Characteristics Of Good Writing
We've said writing conveys detail and complexity more effectively than talking, but that's true only of good writing, the kind you'll learn to do in this course. What is good writing, and how does it differ from bad? Good business writing has six characteristics: It is (1) clear, (2) concise, (3) conversational, (4) centered, (5) compensating, and (6) coherent. Think of these as the "six C's." They distinguish good writing from all other kinds, ranging from not-so-good to incomprehensible. All six C's must be present before a piece of writing can be considered good. If even one characteristic is missing, the writing may not be bad, but it certainly won't be as good as it should be.
Writing is clear when the intended reader understands it, accurately and completely, in one reading. That means the intended reader, the person you've aimed your message to, must read it through one time only, set it aside, and say "I get it." If that doesn't happen, if the intended reader has to reread what you've written, or puzzle over it, or ask someone else to interpret it, or call you on the phone to find out exactly what you meant, the writing isn't clear.
Writing is concise when it contains no unnecessary words. In everyday parlance, concise is frequently used as a synonym for short or brief. Strictly speaking, however, concise means direct or to-the-point. The American Heritage Dictionary defines concise as "expressing much in a few words." That's a good definition. Writers write concisely when they say as much as they need to in the fewest words. A 5O-page report would be concise if it contained only necessary words; a five-line report would not be concise if it contained unnecessary words. Brevity is not what matters; necessity is.
Writing is conversational when it sounds like informed, intelligent talk. Writing is much more than visual it's also audial. When you read, you obviously look at whatever you're reading. But you also listen to it. You not only see sentences on paper, you hear them in your head. The sound of those sentences helps you figure out what they mean. If they sound natural, if they have the ring and the rhythm of speech, they're usually easy to understand. If they sound unnatural - stilted, wooden, awkward-they're more difficult to understand.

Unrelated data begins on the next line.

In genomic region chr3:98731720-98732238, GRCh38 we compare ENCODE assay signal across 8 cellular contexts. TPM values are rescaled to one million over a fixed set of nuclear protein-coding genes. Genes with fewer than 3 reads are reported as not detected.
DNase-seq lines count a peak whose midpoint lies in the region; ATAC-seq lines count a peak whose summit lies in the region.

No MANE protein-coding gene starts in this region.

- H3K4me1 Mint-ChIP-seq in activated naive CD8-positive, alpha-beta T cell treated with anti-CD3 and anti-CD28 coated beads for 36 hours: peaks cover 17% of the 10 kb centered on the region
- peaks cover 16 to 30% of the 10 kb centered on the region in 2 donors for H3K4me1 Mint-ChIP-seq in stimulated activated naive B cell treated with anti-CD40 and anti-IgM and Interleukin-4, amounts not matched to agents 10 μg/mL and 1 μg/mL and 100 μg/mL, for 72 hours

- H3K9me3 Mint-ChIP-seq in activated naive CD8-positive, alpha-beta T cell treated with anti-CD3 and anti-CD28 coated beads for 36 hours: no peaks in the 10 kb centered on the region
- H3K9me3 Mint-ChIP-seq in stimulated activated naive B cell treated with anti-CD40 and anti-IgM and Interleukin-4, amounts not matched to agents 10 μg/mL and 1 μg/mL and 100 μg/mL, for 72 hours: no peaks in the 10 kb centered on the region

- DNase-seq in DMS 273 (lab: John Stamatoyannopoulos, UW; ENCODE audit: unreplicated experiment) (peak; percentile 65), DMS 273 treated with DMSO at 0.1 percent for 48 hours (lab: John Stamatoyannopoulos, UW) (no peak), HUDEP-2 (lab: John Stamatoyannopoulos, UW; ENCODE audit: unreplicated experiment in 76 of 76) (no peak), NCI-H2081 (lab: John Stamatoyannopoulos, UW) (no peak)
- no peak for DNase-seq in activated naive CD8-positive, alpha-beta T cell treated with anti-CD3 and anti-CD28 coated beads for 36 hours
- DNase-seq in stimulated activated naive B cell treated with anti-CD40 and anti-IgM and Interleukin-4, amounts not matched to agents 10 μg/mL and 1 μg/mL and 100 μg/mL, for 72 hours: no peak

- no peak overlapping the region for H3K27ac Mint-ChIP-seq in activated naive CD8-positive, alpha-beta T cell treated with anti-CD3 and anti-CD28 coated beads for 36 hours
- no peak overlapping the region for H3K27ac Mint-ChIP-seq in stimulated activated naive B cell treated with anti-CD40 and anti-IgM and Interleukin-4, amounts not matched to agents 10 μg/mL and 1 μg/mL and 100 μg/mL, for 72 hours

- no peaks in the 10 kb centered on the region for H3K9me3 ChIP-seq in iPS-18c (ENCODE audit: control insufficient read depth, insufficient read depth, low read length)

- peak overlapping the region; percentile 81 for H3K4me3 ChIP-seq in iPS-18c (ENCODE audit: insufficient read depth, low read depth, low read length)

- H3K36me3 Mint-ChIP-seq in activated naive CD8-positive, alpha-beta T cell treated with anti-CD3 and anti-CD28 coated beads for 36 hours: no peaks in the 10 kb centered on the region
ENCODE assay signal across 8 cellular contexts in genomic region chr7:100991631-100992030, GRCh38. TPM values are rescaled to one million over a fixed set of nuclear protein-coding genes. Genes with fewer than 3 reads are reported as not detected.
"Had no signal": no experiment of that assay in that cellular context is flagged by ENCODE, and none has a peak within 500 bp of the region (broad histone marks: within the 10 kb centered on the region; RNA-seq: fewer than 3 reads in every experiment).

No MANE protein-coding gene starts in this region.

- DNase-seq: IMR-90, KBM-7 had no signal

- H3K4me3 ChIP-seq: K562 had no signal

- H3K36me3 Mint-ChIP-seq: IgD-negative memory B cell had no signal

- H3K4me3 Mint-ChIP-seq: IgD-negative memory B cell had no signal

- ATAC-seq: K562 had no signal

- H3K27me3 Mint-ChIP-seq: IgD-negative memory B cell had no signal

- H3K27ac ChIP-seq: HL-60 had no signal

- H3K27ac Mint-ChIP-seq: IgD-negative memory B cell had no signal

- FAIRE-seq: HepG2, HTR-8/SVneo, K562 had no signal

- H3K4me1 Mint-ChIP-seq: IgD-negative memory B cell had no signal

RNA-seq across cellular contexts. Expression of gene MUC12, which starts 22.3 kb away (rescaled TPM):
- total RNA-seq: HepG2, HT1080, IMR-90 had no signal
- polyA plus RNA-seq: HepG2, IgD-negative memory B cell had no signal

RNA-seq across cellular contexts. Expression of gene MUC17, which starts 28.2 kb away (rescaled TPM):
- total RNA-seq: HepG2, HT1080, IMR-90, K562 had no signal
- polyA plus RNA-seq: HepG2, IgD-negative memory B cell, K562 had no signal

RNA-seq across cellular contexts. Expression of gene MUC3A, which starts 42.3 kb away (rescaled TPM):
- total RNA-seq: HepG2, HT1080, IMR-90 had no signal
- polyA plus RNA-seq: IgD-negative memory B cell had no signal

Whatever you write must have a point, a central idea. If it doesn't, why bother writing? After all, the whole purpose of writing anything is to convey a central idea, to share a core message. If you have no core message, you'll be better off doing something else with your time; don't waste it on writing.
A point sentence also helps to keep your writing centered. Everything in a document should be there for one reason: to clarify or strengthen the point of the document. As you write-and later, as you edit-ask yourself these questions: "Does this or that information (or idea or opinion) have anything to do with my point? Does it help to make the point? Will it help the reader understand or accept my point? Is it relevant to what I'm trying to get across?" If you answer yes to these questions, include the information; if you answer no, delete it. You're trying to write a centered document, in which everything focuses on your main point.
A message cannot get through unless the other person allows it to. But why should the other person let your message get through? Why should anyone pay attention to you? Why should anyone make the effort to read something you've written? To understand how important these questions are, you have to see things from the reader's viewpoint, not your own. From your viewpoint, anything you write is important; if it weren't, you wouldn't bother to write it. But that doesn't mean it's important to your reader. And if your reader doesn't think it's important, he may not bother to read it. Think of all the mail you've thrown away over the years, unopened and unread, because you told yourself "This isn't important" or "This isn't worth my while."
What makes a document worthwhile? What makes people willing to devote time and attention to something in print? Compensation. People read things because they expect to be compensated, to be rewarded in some way, for doing so. Your job, as a writer, is to make sure your writing compensates the reader, and lets the reader know she's being compensated. You must include a reward for the reader in everything you write, and you must tell her about it.
Coherent writing is connected, unified; its parts coalesce to form a whole. There are no loose ends, odds and ends, or dead ends. Every sentence belongs, every sentence is in the right place, and every sentence strengthens or reinforces the central point. How do you make a document coherent? By making sure it has a logical beginning, middle, and end, all of which are linked by transitions.